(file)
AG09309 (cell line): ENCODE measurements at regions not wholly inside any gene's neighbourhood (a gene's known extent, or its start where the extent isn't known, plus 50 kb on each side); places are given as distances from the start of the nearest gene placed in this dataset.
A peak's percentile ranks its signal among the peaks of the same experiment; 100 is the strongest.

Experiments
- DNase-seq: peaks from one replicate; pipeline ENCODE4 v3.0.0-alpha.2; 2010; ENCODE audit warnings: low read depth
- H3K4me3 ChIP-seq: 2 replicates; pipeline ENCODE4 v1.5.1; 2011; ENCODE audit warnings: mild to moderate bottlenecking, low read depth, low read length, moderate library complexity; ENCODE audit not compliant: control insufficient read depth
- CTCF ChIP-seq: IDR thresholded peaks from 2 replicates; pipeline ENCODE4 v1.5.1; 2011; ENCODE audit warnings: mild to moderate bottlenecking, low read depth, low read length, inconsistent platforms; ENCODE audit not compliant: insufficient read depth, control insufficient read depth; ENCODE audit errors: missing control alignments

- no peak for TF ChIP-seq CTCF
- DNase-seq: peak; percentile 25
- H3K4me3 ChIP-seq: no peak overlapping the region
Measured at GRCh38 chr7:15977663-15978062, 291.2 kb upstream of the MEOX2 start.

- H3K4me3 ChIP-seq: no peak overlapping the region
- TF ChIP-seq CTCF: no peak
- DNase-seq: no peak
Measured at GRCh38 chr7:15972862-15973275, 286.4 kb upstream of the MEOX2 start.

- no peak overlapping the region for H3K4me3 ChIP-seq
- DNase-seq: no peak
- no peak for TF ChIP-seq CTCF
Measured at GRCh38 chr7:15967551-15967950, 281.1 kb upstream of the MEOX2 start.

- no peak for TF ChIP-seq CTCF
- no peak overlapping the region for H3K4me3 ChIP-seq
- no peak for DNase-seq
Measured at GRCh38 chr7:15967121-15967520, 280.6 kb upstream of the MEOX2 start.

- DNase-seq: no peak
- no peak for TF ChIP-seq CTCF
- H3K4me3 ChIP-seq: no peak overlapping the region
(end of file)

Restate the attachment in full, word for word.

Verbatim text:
AG09309 (cell line): ENCODE measurements at regions not wholly inside any gene's neighbourhood (a gene's known extent, or its start where the extent isn't known, plus 50 kb on each side); places are given as distances from the start of the nearest gene placed in this dataset.
A peak's percentile ranks its signal among the peaks of the same experiment; 100 is the strongest.

Experiments
- DNase-seq: peaks from one replicate; pipeline ENCODE4 v3.0.0-alpha.2; 2010; ENCODE audit warnings: low read depth
- H3K4me3 ChIP-seq: 2 replicates; pipeline ENCODE4 v1.5.1; 2011; ENCODE audit warnings: mild to moderate bottlenecking, low read depth, low read length, moderate library complexity; ENCODE audit not compliant: control insufficient read depth
- CTCF ChIP-seq: IDR thresholded peaks from 2 replicates; pipeline ENCODE4 v1.5.1; 2011; ENCODE audit warnings: mild to moderate bottlenecking, low read depth, low read length, inconsistent platforms; ENCODE audit not compliant: insufficient read depth, control insufficient read depth; ENCODE audit errors: missing control alignments

- no peak for TF ChIP-seq CTCF
- DNase-seq: peak; percentile 25
- H3K4me3 ChIP-seq: no peak overlapping the region
Measured at GRCh38 chr7:15977663-15978062, 291.2 kb upstream of the MEOX2 start.

- H3K4me3 ChIP-seq: no peak overlapping the region
- TF ChIP-seq CTCF: no peak
- DNase-seq: no peak
Measured at GRCh38 chr7:15972862-15973275, 286.4 kb upstream of the MEOX2 start.

- no peak overlapping the region for H3K4me3 ChIP-seq
- DNase-seq: no peak
- no peak for TF ChIP-seq CTCF
Measured at GRCh38 chr7:15967551-15967950, 281.1 kb upstream of the MEOX2 start.

- no peak for TF ChIP-seq CTCF
- no peak overlapping the region for H3K4me3 ChIP-seq
- no peak for DNase-seq
Measured at GRCh38 chr7:15967121-15967520, 280.6 kb upstream of the MEOX2 start.

- DNase-seq: no peak
- no peak for TF ChIP-seq CTCF
- H3K4me3 ChIP-seq: no peak overlapping the region